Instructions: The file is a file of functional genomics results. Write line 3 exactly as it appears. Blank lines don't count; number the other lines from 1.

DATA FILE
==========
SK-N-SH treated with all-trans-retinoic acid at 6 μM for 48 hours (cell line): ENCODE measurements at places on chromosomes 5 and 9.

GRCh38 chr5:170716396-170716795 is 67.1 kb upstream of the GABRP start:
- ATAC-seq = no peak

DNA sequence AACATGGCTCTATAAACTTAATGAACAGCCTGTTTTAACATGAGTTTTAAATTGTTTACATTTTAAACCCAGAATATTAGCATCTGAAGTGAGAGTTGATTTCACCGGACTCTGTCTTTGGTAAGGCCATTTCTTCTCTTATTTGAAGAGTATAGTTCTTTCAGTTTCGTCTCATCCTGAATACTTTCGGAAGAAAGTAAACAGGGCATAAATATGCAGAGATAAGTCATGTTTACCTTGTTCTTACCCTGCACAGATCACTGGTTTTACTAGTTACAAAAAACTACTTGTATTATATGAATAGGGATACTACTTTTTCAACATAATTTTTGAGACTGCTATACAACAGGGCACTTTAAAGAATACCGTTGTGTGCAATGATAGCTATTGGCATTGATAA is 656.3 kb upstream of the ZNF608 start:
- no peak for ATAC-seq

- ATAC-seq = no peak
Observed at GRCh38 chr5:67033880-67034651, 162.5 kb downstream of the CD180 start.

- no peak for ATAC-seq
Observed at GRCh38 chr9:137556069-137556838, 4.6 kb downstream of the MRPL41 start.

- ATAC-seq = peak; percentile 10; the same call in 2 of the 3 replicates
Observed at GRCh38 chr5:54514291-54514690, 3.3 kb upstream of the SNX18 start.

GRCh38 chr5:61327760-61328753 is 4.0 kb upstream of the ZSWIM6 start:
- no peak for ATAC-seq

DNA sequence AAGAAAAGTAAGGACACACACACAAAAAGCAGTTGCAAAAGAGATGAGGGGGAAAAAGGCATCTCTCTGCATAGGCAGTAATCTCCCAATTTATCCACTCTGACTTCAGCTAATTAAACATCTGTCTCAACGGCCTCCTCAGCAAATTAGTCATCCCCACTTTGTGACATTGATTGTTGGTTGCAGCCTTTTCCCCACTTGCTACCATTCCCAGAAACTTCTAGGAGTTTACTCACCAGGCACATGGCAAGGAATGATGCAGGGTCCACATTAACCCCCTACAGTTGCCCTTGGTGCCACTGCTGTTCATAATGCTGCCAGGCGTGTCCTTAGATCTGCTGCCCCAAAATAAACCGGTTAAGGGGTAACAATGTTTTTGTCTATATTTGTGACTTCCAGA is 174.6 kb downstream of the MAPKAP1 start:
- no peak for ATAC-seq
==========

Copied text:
- ATAC-seq = no peak